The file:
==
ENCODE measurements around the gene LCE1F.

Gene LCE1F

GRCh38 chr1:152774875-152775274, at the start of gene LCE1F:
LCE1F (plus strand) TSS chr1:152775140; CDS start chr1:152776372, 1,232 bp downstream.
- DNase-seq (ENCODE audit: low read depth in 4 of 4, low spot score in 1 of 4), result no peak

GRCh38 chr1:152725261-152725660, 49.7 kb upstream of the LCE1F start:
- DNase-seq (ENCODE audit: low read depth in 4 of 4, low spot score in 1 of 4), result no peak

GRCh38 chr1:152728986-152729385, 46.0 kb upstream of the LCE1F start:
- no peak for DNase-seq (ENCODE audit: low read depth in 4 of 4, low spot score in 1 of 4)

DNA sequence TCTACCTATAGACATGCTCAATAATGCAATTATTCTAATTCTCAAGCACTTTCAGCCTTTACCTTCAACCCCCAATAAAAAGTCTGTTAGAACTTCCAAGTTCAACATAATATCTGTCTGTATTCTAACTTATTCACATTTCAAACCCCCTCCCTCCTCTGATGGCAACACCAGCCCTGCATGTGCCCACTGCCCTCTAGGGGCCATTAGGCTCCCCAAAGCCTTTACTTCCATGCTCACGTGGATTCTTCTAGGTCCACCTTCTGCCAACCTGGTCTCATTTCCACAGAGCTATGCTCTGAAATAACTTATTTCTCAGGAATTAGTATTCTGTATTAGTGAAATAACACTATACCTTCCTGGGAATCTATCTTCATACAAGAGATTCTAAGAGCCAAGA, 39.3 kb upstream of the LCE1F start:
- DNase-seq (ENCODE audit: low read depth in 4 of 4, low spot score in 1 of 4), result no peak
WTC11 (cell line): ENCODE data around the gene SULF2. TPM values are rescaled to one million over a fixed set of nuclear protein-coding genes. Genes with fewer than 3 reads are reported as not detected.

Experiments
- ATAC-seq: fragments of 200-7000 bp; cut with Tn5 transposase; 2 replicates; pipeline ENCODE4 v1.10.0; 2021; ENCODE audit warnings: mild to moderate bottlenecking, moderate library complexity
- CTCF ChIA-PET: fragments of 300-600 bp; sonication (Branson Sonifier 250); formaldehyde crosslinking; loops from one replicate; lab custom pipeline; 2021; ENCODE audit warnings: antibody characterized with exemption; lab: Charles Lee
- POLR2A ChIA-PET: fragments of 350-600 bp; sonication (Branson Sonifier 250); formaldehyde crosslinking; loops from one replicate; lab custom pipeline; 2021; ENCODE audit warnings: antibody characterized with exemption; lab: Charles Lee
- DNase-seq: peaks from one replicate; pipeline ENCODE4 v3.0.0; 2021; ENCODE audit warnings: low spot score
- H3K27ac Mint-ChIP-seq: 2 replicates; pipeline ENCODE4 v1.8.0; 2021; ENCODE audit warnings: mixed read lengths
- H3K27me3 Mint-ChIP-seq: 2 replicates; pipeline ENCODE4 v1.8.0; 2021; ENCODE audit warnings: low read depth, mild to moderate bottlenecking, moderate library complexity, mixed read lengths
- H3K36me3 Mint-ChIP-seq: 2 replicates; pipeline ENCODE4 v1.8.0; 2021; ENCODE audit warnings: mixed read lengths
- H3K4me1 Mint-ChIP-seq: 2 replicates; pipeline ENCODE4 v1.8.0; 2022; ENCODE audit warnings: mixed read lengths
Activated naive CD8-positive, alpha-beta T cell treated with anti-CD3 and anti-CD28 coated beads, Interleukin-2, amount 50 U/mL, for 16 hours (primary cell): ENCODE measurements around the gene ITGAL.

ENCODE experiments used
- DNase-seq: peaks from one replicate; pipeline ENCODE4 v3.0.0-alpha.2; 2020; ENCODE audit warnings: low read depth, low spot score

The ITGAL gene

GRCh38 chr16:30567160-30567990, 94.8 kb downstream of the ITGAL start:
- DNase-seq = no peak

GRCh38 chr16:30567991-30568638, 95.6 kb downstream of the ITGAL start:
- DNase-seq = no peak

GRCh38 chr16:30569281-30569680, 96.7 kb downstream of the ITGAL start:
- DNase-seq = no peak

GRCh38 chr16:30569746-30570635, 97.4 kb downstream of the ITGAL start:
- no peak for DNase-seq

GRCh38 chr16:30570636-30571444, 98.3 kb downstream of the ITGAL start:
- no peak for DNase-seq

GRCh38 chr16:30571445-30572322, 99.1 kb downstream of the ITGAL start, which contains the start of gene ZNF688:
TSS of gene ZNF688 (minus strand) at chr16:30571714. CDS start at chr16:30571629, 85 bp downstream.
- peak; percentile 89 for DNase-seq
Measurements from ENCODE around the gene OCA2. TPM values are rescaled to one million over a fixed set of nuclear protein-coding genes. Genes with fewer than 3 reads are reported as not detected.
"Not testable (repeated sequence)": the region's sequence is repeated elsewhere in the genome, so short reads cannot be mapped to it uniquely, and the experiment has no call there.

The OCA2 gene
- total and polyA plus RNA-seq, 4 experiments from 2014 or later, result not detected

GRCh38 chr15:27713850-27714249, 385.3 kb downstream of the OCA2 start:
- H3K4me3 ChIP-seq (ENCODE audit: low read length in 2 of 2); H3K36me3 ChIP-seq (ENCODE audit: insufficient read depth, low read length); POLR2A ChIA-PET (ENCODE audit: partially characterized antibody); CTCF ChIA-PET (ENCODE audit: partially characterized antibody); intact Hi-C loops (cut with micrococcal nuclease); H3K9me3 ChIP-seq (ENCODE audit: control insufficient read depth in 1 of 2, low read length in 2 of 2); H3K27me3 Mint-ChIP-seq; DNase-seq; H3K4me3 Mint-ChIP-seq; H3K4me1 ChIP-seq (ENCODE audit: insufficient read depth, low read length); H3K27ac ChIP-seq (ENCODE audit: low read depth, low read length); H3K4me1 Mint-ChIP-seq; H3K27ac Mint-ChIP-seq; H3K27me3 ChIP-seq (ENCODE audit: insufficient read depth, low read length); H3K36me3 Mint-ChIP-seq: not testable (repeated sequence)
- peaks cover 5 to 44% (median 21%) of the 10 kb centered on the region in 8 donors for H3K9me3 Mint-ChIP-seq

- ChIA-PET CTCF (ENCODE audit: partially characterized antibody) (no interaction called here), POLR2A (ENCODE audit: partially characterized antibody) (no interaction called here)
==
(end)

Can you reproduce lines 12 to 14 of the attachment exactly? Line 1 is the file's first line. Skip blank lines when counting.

WTC11 (cell line): ENCODE data around the gene SULF2. TPM values are rescaled to one million over a fixed set of nuclear protein-coding genes. Genes with fewer than 3 reads are reported as not detected.

Experiments
- ATAC-seq: fragments of 200-7000 bp; cut with Tn5 transposase; 2 replicates; pipeline ENCODE4 v1.10.0; 2021; ENCODE audit warnings: mild to moderate bottlenecking, moderate library complexity